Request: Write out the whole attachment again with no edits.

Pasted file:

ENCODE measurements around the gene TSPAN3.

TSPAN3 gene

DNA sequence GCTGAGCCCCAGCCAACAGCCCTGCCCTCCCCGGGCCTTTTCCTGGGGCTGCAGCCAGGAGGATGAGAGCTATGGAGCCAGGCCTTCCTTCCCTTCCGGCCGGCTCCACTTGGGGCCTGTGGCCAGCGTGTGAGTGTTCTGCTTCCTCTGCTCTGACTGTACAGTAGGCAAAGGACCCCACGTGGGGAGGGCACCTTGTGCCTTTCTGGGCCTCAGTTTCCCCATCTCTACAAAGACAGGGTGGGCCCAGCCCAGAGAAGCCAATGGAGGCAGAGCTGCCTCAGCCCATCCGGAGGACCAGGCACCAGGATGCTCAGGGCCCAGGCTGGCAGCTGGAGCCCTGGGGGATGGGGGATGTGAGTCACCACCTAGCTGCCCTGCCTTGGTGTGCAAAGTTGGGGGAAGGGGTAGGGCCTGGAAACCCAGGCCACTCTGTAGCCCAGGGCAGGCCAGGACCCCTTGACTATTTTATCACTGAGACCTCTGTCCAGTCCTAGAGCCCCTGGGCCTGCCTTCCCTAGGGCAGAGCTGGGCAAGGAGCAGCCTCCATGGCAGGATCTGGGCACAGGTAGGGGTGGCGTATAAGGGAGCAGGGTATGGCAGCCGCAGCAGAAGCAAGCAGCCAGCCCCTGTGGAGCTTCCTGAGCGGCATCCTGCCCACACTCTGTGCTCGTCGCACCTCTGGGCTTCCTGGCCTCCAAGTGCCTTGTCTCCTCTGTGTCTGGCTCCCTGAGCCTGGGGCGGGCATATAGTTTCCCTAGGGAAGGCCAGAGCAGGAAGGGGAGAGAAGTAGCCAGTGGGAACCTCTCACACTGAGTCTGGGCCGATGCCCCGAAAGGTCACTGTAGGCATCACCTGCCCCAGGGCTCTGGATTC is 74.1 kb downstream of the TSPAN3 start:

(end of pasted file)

ENCODE measurements around the gene TSPAN3.

TSPAN3 gene

DNA sequence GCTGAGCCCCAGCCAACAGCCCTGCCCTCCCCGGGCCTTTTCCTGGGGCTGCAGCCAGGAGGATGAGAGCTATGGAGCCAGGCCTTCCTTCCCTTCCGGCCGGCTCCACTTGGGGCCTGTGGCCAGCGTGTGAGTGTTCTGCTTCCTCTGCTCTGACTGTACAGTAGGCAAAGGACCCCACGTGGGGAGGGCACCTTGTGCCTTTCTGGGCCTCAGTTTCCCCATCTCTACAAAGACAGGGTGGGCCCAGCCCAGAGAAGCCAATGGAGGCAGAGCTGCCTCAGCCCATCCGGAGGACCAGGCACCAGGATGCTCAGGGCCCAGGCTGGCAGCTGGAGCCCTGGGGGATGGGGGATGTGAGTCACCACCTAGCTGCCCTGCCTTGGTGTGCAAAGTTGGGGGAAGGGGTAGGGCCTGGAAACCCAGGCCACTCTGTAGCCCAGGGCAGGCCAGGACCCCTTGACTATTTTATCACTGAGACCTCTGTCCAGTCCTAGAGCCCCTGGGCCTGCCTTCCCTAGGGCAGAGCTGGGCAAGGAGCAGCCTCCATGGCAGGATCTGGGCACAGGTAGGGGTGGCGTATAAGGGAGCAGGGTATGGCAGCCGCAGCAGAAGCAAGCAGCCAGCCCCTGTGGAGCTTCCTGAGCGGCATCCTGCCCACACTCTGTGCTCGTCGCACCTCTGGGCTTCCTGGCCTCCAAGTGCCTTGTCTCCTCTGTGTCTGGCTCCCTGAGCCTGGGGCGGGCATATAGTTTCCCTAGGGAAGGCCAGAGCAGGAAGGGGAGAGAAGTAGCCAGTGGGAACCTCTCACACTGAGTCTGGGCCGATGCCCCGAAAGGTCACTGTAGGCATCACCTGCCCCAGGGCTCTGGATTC is 74.1 kb downstream of the TSPAN3 start: